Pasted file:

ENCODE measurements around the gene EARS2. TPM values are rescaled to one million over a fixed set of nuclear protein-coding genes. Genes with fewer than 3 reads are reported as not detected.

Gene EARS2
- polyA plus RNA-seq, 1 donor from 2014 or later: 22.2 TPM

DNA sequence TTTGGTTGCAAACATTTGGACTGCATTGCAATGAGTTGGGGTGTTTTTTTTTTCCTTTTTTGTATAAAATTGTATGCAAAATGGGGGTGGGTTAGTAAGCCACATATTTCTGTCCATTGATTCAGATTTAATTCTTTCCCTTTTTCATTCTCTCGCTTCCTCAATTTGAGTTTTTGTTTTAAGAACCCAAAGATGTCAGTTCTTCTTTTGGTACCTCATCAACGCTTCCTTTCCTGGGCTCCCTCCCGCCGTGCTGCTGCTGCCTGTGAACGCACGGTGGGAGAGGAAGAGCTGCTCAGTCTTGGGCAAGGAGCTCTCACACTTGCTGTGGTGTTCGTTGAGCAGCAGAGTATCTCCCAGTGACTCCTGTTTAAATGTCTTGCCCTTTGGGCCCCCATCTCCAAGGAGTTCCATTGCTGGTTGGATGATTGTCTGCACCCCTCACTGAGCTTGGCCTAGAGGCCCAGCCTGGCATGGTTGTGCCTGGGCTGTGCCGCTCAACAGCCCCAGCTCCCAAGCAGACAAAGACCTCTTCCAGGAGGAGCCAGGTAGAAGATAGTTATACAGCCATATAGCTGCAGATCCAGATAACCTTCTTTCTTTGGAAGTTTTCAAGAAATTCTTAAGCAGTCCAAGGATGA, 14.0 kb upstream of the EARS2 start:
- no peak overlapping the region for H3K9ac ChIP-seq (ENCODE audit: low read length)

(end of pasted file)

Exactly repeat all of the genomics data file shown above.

ENCODE measurements around the gene EARS2. TPM values are rescaled to one million over a fixed set of nuclear protein-coding genes. Genes with fewer than 3 reads are reported as not detected.

Gene EARS2
- polyA plus RNA-seq, 1 donor from 2014 or later: 22.2 TPM

DNA sequence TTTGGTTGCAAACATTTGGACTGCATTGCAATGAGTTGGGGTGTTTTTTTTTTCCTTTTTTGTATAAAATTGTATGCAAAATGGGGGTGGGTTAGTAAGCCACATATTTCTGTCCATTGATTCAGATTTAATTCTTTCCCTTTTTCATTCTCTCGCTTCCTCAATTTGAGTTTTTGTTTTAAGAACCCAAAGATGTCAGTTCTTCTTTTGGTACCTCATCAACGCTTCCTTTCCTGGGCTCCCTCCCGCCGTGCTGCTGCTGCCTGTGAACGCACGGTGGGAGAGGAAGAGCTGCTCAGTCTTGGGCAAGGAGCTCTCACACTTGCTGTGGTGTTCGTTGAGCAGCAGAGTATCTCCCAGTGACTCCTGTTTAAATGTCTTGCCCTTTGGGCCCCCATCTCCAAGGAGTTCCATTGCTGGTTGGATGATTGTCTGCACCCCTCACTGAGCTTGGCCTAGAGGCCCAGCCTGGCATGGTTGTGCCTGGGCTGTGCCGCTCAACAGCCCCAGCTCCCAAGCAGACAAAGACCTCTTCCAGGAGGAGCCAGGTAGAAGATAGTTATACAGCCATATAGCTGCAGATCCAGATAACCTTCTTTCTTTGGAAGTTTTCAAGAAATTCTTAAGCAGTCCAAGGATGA, 14.0 kb upstream of the EARS2 start:
- no peak overlapping the region for H3K9ac ChIP-seq (ENCODE audit: low read length)